physical therapy; horse therapy; paralysis;
When my father was thirty-two years old, he contracted a rare and painful paralysis. I remember watching him struggle to the hospital, physically pulling each leg forward with his hands so he could take another step. The doctors had no idea what it was, guessed at rheumatoid arthritis, told him he’d never walk again, and sent him home.
Dad went to bed in early May and didn’t get up for nearly six months. My mother developed callouses on her hands from rubbing liniment on the swollen areas and alternately applying hot and cool compresses. Inflammation travelled throughout his joints in what appeared to be a random manner and made movement excruciating
Chuck was the head cowboy on the grazing reserve and reported to my father at the time. He came to the house every morning to discuss the day’s plans. Dad would give instructions, and Chuck would carry them out. A loyal and experienced cowboy, Chuck was invaluable during my dad’s illness.
Nearly six months passed with no improvement in Dad’s condition. He told me that the day he noticed the leaves had turned yellow, he decided he'd had enough of being an invalid. If he stayed in bed any longer, he’d never get out again. He instructed Chuck to bring a saddled horse to the house.
Even though his joints were swollen and painful, he managed to get dressed with my mother’s help. She and Chuck, one on each side to keep Dad from falling, guided him slowly to the front door as he stepped a few inches at a time. Once there, Chuck told Dad to take a deep breath then levered him into the saddle. I can’t image how painful that must’ve been.
As a Master Equestrian, my father knew that riding a horse moved every part of a person's body, and he knew he had to return to active living or die. Pain and dizziness swept over his face as his inflamed hip joints shifted to the shape of the saddle. From that day forward, the only time he went to bed was to sleep at night.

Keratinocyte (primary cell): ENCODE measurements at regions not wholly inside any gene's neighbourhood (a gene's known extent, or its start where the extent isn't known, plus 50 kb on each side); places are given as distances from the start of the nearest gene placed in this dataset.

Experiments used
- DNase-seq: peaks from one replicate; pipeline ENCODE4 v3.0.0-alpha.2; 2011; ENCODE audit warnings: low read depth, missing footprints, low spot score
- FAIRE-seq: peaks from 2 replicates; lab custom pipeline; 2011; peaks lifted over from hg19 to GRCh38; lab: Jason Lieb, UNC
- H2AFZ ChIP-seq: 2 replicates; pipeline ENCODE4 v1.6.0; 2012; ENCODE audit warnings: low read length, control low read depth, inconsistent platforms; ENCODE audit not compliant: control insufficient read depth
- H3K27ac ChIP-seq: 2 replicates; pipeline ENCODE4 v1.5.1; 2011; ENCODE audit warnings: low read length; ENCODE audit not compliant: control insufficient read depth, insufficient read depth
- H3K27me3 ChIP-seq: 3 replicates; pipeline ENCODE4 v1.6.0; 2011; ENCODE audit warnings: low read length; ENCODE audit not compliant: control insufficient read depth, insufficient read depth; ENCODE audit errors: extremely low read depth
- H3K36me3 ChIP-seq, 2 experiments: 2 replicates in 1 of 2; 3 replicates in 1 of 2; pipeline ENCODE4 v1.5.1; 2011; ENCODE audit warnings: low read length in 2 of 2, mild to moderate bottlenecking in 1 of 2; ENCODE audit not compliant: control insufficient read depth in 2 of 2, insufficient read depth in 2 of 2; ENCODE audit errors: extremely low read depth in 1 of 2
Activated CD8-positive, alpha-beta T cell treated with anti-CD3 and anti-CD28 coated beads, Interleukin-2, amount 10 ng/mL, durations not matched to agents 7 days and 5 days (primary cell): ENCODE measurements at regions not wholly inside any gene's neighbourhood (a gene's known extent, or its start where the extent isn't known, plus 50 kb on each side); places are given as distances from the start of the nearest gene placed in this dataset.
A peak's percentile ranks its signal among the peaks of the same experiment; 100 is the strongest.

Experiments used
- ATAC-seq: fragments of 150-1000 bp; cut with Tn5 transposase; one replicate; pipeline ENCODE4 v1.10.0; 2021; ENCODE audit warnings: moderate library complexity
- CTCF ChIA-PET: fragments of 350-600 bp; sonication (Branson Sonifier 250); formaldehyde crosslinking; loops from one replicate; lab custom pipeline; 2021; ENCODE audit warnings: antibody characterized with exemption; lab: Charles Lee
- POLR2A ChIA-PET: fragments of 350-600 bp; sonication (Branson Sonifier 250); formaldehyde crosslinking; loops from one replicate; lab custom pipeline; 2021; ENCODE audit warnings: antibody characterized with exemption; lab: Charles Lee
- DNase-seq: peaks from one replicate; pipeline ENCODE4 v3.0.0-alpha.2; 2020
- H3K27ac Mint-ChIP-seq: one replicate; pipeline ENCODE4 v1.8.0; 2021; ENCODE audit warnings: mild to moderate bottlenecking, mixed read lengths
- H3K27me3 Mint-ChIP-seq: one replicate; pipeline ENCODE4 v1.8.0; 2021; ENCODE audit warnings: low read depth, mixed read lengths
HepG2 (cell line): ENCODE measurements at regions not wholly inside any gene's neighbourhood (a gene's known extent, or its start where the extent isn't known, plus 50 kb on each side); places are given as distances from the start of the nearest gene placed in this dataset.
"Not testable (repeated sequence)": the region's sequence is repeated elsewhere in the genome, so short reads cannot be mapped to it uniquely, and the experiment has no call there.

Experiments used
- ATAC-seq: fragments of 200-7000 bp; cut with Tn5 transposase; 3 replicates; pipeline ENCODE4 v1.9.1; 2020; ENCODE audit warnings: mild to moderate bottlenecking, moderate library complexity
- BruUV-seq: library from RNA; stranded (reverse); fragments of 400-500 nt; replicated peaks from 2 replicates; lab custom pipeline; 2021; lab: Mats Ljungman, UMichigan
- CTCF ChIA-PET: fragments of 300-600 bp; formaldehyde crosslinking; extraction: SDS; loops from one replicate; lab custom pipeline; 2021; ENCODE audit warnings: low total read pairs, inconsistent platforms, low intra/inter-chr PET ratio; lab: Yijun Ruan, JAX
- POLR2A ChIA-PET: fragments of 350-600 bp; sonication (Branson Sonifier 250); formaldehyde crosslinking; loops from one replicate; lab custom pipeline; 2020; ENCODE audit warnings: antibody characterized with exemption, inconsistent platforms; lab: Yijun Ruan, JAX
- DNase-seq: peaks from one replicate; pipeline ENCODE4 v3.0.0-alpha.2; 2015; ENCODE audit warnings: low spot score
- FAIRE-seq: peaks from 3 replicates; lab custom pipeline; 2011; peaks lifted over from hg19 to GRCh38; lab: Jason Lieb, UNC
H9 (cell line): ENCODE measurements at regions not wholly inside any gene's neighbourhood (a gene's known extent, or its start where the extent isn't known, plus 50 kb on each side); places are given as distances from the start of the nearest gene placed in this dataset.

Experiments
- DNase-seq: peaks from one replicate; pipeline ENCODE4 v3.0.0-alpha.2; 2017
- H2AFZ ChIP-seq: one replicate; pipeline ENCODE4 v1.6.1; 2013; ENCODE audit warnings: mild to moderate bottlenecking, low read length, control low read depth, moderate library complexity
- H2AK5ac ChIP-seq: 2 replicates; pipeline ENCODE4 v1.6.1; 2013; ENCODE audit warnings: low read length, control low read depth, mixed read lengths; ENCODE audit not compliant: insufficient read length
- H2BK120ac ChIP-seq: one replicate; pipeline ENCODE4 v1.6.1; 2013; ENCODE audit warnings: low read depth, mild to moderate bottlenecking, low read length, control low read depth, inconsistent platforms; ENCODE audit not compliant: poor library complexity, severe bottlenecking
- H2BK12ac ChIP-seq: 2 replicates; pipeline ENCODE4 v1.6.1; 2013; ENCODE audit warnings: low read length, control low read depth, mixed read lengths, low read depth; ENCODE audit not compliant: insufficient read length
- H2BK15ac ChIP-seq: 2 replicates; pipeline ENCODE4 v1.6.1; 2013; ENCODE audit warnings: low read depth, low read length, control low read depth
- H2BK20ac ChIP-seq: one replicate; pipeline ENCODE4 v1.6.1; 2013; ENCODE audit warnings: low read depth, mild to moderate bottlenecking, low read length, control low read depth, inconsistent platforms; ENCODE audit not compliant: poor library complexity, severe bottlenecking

Every morning Chuck would bring a horse to the house and help my father mount. They'd spend the day riding through the hills checking the 2,300 head of cattle in their care. Chuck would do the physical work Dad couldn’t manage, and Dad would make decisions about the upcoming roundup.
Day after day, Dad rode for hours. Every step the horse took was excruciating. When the pain became unbearable, Chuck would help Dad dismount, and he'd lay in the grass until he had the strength to go on.
The October fifteenth roundup came and went. Snow fell, and Chuck went home for the winter. By then, my father was making some progress, and though still in pain, he grew strong enough to saddle his own horse. His five, seven, and nine-year-old sons looked after feeding the horses, cleaning the barn, and shoveling snow.
Daily rides continued throughout a frigid winter. With no indoor arena available, Dad bundled up and headed into the snowy hills every morning.
For an eight-year-old, this was scary stuff. Dad had been sick for a long time. He told us that if his paralysis continued, we'd have to move away from the grazing reserve, as he couldn’t do his job. I'd watch him set out on his horse day after day through belly-deep snow, huddled against the cold. I remember seeing their frozen breaths and hearing the crunch of hoof steps in the frigid snow as they rode away.
Christmas came and went. After a one-day thaw, the glacial temperatures returned. Dad rode every day the cold wouldn’t damage his horse’s lungs. Winter slowly wore on, and the painful inflammation in his joints started to recede along with the season. As the days began to lengthen, and a whisper of warmth touched the air, the disorder reluctantly, bit by bit, began to release its brutal hold. By May fifteenth, the snow had melted, and blades of grass pierced the warming soil. This was the day the cattle were to arrive for the summer. By this time, Dad could mount and ride relatively freely, though it would be years before the lingering stiffness in his joints fully released.
I believe a man of lesser determination would’ve spent the rest of his life as an invalid – or perhaps given up and died.
I’m grateful to have inherited a good amount of that determination. Although I’ve no desire to repeat his experience for myself, I witnessed firsthand what persistence and determination could do. I’m glad he didn’t believe the “experts” who told him he’d never walk again. It was a good lesson for me and the first time I saw medical authority questioned and learned they could be wrong. My dad’s rejection of the doctor’s prognosis saved his life – and forever changed mine in that I learned to trust myself, not authority figures.
Dad rode daily until well into his eighties with no arthritis or lingering stiffness from his ordeal.
Young children learn big lessons from watching how brutal challenges are handled. I witnessed my dad’s decision to refuse to be a victim. At that point, I learned what true determination was all about and made it a part of my being.
Thanks for that, Dad – and RIP.